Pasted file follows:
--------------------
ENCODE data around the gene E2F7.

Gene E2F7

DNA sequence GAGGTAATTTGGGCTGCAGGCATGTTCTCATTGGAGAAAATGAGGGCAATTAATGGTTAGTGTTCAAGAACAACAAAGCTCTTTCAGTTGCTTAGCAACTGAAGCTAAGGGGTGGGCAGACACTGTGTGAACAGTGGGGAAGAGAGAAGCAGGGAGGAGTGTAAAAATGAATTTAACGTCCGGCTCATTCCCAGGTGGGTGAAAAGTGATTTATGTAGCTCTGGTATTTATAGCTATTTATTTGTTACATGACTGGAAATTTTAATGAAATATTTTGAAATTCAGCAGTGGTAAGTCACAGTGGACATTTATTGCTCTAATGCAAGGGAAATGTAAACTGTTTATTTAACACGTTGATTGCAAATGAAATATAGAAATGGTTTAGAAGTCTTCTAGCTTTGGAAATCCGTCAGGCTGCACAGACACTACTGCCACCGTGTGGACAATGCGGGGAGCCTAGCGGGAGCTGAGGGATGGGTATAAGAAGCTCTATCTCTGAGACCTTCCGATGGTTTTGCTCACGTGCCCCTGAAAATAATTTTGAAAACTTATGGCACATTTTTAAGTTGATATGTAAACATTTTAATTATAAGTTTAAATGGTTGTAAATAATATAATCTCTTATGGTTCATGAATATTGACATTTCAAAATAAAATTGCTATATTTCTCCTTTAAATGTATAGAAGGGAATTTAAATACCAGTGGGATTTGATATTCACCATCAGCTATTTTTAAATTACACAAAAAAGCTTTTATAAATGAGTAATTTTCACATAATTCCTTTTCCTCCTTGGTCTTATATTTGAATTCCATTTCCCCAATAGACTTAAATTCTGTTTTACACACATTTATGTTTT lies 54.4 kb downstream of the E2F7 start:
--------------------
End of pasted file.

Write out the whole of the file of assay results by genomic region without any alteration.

ENCODE data around the gene E2F7.

Gene E2F7

DNA sequence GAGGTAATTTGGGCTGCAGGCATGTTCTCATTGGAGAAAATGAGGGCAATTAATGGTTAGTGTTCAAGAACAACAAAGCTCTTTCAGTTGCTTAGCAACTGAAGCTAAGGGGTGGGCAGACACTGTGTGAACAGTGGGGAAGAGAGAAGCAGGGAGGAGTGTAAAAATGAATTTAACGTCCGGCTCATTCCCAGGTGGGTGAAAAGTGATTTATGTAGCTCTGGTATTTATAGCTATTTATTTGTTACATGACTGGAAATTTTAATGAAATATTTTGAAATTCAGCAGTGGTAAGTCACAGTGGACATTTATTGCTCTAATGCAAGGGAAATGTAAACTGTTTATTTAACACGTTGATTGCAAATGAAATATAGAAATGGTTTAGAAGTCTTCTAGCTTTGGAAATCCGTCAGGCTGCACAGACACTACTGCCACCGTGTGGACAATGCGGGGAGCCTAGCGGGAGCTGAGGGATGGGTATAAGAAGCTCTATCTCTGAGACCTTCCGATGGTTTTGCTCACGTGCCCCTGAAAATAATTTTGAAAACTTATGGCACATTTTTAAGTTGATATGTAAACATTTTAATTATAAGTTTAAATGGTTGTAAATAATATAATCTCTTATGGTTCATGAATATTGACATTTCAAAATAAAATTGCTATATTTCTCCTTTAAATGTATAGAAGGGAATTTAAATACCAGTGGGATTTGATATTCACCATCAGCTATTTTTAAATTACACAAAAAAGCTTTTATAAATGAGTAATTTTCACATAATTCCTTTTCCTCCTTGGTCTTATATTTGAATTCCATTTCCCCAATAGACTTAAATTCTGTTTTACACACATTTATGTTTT lies 54.4 kb downstream of the E2F7 start: